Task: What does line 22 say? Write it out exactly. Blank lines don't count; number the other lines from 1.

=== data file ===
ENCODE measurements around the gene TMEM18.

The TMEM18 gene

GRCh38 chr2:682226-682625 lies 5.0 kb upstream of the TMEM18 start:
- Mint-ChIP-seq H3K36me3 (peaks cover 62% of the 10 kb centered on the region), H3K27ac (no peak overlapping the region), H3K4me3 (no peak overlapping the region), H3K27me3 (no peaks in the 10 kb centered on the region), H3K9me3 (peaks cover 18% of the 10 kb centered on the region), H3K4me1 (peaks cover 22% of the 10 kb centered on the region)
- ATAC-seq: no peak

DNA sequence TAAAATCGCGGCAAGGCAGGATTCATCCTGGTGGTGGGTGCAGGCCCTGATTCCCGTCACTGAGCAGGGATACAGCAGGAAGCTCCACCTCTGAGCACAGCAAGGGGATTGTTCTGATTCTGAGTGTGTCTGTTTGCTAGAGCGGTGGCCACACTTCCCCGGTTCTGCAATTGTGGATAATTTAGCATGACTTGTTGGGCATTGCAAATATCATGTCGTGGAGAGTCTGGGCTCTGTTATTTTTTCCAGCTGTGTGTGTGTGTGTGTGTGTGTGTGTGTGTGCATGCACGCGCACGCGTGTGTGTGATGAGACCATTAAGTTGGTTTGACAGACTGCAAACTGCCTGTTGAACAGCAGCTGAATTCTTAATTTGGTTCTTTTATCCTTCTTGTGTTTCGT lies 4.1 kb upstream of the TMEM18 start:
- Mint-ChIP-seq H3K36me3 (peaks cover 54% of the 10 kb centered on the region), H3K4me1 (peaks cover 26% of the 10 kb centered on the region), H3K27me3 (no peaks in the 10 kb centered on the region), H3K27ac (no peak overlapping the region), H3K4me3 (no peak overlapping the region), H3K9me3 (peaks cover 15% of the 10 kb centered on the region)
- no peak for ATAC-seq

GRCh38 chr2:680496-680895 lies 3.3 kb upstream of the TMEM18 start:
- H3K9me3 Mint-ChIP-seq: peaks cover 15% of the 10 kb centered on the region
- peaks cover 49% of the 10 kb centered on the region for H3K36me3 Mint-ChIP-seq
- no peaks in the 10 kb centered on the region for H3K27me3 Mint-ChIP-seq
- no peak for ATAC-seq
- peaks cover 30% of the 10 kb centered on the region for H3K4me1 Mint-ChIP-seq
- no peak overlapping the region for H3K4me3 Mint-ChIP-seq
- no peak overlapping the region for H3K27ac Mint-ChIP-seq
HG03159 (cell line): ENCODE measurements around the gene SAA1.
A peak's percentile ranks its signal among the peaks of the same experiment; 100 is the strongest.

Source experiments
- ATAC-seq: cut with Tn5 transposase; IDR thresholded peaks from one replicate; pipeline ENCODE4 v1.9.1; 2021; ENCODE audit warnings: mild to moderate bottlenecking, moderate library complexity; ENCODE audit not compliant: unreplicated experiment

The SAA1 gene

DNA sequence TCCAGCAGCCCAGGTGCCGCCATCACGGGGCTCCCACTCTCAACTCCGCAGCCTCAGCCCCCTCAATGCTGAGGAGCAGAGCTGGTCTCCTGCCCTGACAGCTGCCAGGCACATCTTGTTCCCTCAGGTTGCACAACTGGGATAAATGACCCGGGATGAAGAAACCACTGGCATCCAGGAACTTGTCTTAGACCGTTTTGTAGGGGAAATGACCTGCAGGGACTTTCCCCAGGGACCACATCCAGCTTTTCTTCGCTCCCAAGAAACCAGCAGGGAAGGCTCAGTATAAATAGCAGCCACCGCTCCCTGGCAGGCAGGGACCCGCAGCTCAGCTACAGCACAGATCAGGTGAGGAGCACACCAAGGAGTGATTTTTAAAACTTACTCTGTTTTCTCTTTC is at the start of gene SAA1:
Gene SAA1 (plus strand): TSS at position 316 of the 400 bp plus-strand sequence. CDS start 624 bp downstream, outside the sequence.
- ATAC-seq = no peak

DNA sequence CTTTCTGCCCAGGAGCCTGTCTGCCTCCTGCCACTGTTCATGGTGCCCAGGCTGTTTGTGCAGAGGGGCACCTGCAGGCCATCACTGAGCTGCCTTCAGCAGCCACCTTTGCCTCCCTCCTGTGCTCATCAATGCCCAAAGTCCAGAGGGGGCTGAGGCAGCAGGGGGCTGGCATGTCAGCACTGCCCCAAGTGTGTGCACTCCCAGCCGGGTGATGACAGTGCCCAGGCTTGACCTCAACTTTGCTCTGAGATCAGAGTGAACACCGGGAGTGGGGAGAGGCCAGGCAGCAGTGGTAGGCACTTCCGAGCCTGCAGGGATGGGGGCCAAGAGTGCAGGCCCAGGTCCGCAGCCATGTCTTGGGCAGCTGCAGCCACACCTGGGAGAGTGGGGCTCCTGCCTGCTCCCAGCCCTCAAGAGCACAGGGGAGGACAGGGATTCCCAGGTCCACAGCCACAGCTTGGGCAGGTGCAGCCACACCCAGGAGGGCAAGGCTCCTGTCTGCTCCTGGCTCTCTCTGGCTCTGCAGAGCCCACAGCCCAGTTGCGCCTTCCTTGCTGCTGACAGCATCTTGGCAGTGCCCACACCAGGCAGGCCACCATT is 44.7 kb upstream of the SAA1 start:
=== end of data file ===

DNA sequence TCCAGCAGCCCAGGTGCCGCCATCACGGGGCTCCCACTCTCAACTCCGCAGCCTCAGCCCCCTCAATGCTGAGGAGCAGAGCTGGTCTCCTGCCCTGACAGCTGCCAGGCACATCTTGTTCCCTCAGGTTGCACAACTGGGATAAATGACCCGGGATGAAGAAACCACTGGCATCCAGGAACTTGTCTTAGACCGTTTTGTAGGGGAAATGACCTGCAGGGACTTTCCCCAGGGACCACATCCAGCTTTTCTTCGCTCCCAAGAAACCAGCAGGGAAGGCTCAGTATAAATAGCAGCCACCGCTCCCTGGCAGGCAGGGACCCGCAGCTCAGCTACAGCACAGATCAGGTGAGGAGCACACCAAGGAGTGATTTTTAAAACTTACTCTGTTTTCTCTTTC is at the start of gene SAA1: